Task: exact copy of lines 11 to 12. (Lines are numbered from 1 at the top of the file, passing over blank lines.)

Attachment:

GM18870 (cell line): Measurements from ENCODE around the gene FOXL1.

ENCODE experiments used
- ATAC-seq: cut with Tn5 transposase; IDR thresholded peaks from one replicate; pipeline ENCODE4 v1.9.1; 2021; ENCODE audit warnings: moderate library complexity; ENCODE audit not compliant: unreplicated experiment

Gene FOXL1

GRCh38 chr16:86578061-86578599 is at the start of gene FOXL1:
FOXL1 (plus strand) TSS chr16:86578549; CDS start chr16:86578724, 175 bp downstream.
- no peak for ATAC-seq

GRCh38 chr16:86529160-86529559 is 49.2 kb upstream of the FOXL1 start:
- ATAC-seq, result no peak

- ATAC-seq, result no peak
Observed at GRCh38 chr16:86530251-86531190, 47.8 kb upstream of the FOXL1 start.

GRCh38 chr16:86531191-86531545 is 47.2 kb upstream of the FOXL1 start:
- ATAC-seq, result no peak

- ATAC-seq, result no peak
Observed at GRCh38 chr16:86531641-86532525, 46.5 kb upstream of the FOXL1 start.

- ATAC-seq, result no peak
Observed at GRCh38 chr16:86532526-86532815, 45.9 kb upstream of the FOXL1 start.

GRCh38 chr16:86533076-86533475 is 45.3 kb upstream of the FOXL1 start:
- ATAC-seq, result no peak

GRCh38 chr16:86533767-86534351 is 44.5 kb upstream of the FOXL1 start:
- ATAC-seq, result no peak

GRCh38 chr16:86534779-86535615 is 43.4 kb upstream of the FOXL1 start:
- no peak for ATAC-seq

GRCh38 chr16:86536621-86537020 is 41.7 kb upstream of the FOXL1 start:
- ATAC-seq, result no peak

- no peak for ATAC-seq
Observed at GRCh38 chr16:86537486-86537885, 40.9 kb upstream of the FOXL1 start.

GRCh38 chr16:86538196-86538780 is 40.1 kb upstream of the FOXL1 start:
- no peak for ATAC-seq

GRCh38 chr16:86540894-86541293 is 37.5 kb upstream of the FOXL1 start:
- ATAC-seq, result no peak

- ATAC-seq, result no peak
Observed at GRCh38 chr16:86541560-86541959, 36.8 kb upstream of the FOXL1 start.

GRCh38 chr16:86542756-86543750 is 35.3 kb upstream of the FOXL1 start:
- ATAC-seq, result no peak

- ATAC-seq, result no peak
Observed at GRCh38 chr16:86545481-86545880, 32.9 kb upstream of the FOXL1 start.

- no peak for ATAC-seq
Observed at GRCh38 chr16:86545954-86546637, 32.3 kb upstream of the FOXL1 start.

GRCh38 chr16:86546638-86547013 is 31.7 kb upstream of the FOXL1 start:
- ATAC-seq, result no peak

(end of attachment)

Observed at GRCh38 chr16:86530251-86531190, 47.8 kb upstream of the FOXL1 start.

GRCh38 chr16:86531191-86531545 is 47.2 kb upstream of the FOXL1 start: